Christian lifeguard doesn’t have to raise the Pride flag. But he objects to making subordinates do it

A lifeguard station draped in rainbow colors
Jeffrey Little, an evangelical Christian, sued the county for religious discrimination a week before Pride Month kicked off.
(Myung J. Chun / Los Angeles Times)
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An evangelical Christian lifeguard said that Los Angeles County officials have given him a “partial” concession in his quest to avoid hoisting the Pride flag at the beach this month.

In a Wednesday legal filing, attorneys for longtime county lifeguard Jeffrey Little said their client was told on May 31, the day before Pride Month began, that he would receive a “partial religious accommodation” and “would not be personally responsible for raising or lowering” the flag.

But as a captain, Little will still have to make sure that his subordinates hoist the flag, a job requirement that his attorneys said would “violate his sincere religious beliefs.”


The change from the county fire department comes a week after Little sued in federal court, accusing his bosses of religious discrimination by making him work near the Progress Pride flag last summer and punishing him for taking three of the flags down. The county board of supervisors voted last year to require that many government buildings — including lifeguard facilities — fly the rainbow flag, which has extra stripes representing people of color and transgender and nonbinary people, throughout Pride month.

The order, Little argued in the lawsuit, was in “direct conflict” with his “traditional Christian beliefs regarding the moral illicitness of same-sex activity, the immutability of sex regardless of gender identity, and the view that all people are children of God regardless of their skin color.”

Last year, some county lifeguard stations didn’t fly the Pride flags because they didn’t have the right flagpoles to hold both that flag and the U.S. flag, according to the lawsuit. Little had asked last summer to work at one of these facilities, a request he said was ultimately denied. He asked again for similar accommodations this year but said the county stonewalled the request, leading him to sue the L.A. County Fire Department as well as three higher-ups in the department’s lifeguard division.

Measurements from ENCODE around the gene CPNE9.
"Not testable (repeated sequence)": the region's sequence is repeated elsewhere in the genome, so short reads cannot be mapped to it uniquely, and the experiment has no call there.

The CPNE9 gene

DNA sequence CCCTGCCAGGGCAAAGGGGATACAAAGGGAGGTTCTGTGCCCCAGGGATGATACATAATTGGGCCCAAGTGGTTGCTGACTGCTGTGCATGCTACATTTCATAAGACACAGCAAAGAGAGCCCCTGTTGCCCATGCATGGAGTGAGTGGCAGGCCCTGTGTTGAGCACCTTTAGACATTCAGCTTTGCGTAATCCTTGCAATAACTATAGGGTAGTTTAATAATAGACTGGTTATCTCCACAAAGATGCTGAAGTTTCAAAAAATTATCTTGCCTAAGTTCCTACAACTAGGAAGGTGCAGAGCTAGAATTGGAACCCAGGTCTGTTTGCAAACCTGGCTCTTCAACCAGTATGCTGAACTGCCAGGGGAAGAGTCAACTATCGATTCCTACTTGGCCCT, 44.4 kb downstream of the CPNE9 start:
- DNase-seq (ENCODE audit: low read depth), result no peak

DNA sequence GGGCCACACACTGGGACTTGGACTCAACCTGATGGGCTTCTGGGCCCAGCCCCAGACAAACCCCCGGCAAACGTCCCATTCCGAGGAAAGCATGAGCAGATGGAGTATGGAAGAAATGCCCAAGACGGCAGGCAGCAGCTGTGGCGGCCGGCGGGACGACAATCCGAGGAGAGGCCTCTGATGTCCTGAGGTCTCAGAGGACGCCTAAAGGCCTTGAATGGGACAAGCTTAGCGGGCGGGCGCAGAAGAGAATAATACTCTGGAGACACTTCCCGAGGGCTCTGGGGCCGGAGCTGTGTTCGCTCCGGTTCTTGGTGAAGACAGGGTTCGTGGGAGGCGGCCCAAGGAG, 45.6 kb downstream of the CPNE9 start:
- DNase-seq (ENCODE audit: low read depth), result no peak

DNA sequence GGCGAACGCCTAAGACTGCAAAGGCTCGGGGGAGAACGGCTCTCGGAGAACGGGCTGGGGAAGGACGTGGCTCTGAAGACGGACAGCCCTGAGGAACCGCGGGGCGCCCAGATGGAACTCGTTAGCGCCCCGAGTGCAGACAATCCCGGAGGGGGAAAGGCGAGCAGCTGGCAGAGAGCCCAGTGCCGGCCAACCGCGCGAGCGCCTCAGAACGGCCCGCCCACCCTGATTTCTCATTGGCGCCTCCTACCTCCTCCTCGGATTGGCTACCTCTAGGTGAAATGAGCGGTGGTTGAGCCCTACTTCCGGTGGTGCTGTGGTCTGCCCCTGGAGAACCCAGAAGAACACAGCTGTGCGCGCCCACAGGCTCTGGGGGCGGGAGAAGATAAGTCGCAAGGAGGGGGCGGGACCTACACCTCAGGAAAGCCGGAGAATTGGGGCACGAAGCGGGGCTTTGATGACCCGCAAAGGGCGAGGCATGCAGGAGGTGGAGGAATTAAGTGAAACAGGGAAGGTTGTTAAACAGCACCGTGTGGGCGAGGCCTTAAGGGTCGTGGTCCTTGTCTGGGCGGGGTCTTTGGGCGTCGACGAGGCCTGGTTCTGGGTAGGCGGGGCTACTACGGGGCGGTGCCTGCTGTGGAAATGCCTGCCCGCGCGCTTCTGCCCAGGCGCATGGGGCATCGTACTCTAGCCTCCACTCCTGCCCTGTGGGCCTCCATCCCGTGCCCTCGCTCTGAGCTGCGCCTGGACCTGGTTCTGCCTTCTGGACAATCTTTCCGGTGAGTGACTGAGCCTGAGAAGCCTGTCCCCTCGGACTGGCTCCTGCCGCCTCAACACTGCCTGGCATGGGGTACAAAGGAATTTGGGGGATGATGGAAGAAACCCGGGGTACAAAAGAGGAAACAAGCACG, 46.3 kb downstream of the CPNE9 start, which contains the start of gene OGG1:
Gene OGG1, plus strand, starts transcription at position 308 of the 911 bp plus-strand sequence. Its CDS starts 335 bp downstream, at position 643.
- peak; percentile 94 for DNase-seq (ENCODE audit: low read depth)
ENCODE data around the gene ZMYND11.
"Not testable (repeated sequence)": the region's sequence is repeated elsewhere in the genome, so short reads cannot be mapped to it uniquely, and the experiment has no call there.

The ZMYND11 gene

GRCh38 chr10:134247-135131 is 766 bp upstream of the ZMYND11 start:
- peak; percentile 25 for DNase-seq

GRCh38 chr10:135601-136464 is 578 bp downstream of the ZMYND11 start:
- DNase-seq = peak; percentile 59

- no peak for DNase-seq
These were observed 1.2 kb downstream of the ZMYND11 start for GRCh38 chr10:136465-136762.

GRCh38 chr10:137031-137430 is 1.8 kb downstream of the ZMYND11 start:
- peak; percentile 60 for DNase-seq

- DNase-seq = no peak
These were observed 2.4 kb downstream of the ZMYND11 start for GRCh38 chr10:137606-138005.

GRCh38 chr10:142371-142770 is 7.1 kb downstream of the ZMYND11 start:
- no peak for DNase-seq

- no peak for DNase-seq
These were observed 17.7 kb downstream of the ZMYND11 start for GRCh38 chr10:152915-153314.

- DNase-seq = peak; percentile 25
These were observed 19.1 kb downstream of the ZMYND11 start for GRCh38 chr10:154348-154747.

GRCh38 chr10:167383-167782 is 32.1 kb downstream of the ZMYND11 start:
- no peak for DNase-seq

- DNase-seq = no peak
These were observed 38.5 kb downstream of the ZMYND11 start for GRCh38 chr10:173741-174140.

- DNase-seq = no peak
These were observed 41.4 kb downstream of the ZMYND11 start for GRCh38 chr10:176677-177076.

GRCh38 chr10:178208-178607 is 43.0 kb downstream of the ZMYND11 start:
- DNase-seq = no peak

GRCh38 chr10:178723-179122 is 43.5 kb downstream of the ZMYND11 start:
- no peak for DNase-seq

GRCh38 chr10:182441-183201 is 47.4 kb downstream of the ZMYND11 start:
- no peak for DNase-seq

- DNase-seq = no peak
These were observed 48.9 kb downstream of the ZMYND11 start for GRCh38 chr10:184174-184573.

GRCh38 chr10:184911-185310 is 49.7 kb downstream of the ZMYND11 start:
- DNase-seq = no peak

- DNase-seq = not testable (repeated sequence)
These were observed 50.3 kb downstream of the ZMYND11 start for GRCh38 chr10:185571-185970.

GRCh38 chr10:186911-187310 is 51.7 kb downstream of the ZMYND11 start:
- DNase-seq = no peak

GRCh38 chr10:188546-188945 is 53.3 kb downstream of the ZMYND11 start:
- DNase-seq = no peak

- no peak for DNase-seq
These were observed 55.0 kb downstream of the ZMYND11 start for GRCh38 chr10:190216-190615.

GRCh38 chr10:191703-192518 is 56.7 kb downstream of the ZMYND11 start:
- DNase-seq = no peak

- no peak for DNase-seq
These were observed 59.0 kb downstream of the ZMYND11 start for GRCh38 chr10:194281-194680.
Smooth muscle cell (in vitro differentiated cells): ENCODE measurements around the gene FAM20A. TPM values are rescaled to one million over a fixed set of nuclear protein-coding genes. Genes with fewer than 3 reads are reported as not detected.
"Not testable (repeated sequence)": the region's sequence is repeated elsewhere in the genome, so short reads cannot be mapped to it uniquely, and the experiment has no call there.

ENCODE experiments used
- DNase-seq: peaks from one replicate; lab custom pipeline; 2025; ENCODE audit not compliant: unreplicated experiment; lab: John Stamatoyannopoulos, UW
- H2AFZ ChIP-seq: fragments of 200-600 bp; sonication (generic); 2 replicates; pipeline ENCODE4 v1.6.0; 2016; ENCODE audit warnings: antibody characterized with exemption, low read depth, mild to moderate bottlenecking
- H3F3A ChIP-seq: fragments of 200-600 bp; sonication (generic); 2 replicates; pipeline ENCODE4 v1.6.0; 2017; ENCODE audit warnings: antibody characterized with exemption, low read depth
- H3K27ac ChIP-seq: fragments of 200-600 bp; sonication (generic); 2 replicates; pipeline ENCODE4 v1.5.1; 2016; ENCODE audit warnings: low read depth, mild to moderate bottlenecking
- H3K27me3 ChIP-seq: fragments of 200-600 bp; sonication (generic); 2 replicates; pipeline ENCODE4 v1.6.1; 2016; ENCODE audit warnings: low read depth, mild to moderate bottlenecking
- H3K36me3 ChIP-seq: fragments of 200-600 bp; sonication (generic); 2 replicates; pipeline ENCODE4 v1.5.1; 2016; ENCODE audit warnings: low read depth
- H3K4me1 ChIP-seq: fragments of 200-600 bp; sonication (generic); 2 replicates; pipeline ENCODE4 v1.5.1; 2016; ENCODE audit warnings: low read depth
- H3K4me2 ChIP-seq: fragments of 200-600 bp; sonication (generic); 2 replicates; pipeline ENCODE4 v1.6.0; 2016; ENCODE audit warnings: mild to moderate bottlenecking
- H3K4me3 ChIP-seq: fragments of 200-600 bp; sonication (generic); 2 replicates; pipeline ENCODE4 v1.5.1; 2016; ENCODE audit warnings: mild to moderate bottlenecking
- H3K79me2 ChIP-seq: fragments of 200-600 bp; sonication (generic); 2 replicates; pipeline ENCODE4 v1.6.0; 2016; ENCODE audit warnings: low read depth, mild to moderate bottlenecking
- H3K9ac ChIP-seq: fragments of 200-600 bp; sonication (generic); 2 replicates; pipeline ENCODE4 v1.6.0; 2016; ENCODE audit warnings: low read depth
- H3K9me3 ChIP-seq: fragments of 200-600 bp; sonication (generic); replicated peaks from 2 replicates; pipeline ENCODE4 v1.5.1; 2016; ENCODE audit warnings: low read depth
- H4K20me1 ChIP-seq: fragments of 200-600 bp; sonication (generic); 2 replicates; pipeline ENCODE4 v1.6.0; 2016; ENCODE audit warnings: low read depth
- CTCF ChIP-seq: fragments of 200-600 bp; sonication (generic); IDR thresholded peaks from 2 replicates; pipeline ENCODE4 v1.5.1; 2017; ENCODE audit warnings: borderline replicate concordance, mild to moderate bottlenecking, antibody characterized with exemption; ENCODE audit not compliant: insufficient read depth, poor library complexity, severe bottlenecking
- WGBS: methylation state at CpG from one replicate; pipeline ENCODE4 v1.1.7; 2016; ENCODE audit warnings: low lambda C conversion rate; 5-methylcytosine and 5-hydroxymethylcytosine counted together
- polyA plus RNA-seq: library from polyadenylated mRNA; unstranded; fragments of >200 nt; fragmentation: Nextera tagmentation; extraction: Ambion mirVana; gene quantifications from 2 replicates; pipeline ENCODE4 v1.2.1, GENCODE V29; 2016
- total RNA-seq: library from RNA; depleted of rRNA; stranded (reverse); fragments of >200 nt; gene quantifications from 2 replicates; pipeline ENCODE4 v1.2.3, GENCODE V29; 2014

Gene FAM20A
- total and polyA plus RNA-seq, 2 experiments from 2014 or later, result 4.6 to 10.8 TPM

The fire department, which does not typically comment on pending litigation, did not immediately respond to a request for comment. Little has been a county lifeguard for more than 22 years and made $210,000 last year.

The lawsuit, filed by longtime lifeguard Jeffrey Little, accuses L.A. County of religious discrimination for requiring him to work at lifeguard tower near a Pride flag last summer.

May 29, 2024

Last weekend, Little walked the beach with a fire chief and confirmed that the beaches where he would be spending most of his week — Nicholas Beach, Point Dume Beach and Malibu Beach — did not have the right flagpoles to fly the Pride flag, according to the Wednesday declaration. However, the headquarters at Zuma Beach, where he would work one day a week, did have the appropriate flagpole.

Though Little would not be responsible for flying the flag, the department’s risk management staff told him that he would still have to ensure that his subordinates keep the flag raised, the declaration said. The fire department’s policy states that all captains must make sure the flag is flown throughout June.


Little’s attorneys argued that he isn’t the only one who has taken issue with the requirements.

“My office is informed that the Fire Department has received possibly hundreds of additional religious accommodation requests similar in nature to Captain Little’s, and that a protest might be planned,” wrote Paul Jonna, who is representing Little and is special counsel for the Thomas More Society, a conservative Catholic legal organization best known for challenging abortion rights.

A county spokesperson said Wednesday that this was inaccurate and that the county had received “less than a dozen” requests for exemptions related to the Pride flag countywide.

Still, the fire department appeared braced for pushback this Pride month. On May 30, Fire Chief Anthony Marrone sent a note to his staff outlining the protocols around raising the flag.

“Last year we faced challenges with compliance at several Department facilities,” he said. “I want to be intentional and clear that compliance is not optional.”